With respects to The Battle of Unato, I wish the showrunners had used this opportunity on the plot to search for a cure. At the end of the series, there is a scientist from Biba’s group that carries a briefcase containing two vials: black blood and white blood. The black blood gives a kabaneri vague super saiyan powers while a female kabaneri also gains the ability to become a fused colony known as black smoke. The white blood is to undo the effects of the black blood before it takes hold of the mind. So, what happens if you give white blood to a kabaneri after they’ve been cleared from the black blood? Does it turn them back into human? These scientists have the ability to harness the kabane virus to make kabaneri but not undo it?

Those questions are not even remotely explored in The Battle of Unato. Worse yet, despite the fact that the survivors of Biba’s tribe joined the Kotetsujyo at the end of the series, those characters are left out of the film’s plot entirely. No mention of them being dropped off somewhere. Yet, Mumei still makes a passing reference to Biba.

In the end, we got just another excuse at showcasing humans fighting super zombies.

7)    The Crush
The Battle of Unato includes what some have called an out-character crush Mumei has on Ikoma. If you only watched the series and The Battle Of Unato, then yes, it’s seemingly out-of-character. If you watch the film cuts and The Battle Of Unato, you’ll see it was a direction the creators intended.

Towards the end of the series, we learn Mumei refuses to be seen as weak for fear of being cast out or left behind. Biba, her “older brother,” ingrained in her mind that if she is weak, she’s as good as dead. Ikoma tells Mumei its wrong to assume because one is weak that they won’t matter or can’t struggle to survive. Furthermore, Ikoma expresses to her that she doesn’t have to keep fighting to prove her worth, but Mumei doesn’t accept this because of Biba. The new footage in the film cuts of the series build upon Ikoma’s and Mumei’s relationship. Meanwhile, in The Battle of Unato, Mumei’s loneliness is triggered when she goes for the enemy alone – something she has done numerous times – except she counted on Ikoma to be with her but couldn’t.

“But Ikoma said Mumei reminds him of his sister!”
No, he didn’t. In a particular scene where Takumi asks Ikoma if Mumei reminds him of his sister Hatsumi, Ikoma brushes it off almost embarrassed of such a comparison. For some reason, Ikoma’s English subtitles quote him as saying they look alike, however, the Japanese dialogue is clearly talking about the girls’ heights.

So, while there are flashes of Ikoma remembering his sister, he makes a point to Mumei that he’s lost the people that meant the most to him. Ikoma adds he does not want to lose Mumei to which she makes him promise her to never die.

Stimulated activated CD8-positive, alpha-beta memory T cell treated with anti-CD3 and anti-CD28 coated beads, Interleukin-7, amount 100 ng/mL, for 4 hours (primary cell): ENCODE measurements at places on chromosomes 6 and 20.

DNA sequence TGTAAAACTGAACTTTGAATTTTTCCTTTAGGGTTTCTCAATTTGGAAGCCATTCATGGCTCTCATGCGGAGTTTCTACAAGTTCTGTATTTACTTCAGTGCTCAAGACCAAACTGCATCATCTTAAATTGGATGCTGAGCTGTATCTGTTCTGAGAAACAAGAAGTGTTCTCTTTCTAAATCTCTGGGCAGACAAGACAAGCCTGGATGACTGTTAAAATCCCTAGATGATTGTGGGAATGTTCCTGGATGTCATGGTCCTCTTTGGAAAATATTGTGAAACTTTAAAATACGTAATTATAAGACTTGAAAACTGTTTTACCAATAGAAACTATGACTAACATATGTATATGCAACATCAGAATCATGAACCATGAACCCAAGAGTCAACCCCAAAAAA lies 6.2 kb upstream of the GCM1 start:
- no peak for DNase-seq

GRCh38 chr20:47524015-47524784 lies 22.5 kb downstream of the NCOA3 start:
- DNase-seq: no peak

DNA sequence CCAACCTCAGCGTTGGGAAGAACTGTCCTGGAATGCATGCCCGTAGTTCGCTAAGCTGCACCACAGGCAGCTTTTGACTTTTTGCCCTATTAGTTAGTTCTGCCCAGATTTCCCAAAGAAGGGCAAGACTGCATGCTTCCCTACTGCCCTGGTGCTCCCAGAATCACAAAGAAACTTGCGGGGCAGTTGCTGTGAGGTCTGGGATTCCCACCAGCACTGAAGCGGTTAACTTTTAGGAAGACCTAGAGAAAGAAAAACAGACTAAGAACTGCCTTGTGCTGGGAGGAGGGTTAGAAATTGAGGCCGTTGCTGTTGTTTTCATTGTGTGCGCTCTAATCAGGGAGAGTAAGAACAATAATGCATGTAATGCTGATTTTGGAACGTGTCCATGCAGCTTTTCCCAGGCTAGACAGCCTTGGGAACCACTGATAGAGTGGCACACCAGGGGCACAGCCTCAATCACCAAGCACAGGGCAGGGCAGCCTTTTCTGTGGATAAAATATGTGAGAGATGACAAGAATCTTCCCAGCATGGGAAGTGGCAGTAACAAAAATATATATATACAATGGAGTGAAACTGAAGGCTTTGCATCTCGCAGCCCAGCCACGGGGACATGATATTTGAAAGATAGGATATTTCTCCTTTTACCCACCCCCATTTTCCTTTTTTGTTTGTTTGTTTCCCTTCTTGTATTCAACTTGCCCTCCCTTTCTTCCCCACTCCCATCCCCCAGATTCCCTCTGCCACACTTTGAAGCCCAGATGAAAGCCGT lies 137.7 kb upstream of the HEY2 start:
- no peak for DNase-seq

How To Watch The Anime

I recommend watching the film summaries and then The Battle of Unato. All three films together tell a cohesive story with proper plot arcs for our main leads. After that, watch the series for more world building and filler material. Think of this like watching The Lord Of The Rings Trilogy theatrical version before checking out the extended versions. Oh, and remember to watch the end credit scenes for all three films!

The Manga

For the life of me, I cannot find the manga that published on the Comic Garden magazine weekly for a short period. Four volumes apparently do exist.

It was reported to be a sequel to the series, but from the looks of it, it’s more like the show in manga form. Still, I doubt a short run of chapters would add more to the story than the sequel film did.


People will always conjure up Attack On Titan comparisons because Anime, but a more fair assessment of Kabaneri Of The Iron Fortress is that it tried to capitalize on the zombie craze of the 2010s. We had everything from television shows like The Walking Dead, Game of Thrones, and the Korean epic series The Kingdom, to major motion pictures like Zombieland, Warm Bodies, and World War Z. That’s not mentioning all the other zombie-themed anime. In the midst of a saturated market, Kabaneri Of The Iron Fortress is a fresh spin on the worn-out zombie genre telling a compelling story fans like me wish could have been explored some more.

I highly recommend giving Kabaneri Of The Iron Fortress series and films a chance. It’s entertaining. And unlike the series its accused of cloning, this one has a happy ending.

By the way, if you can get your hands on the manga, awesome! Share below if you find it in English!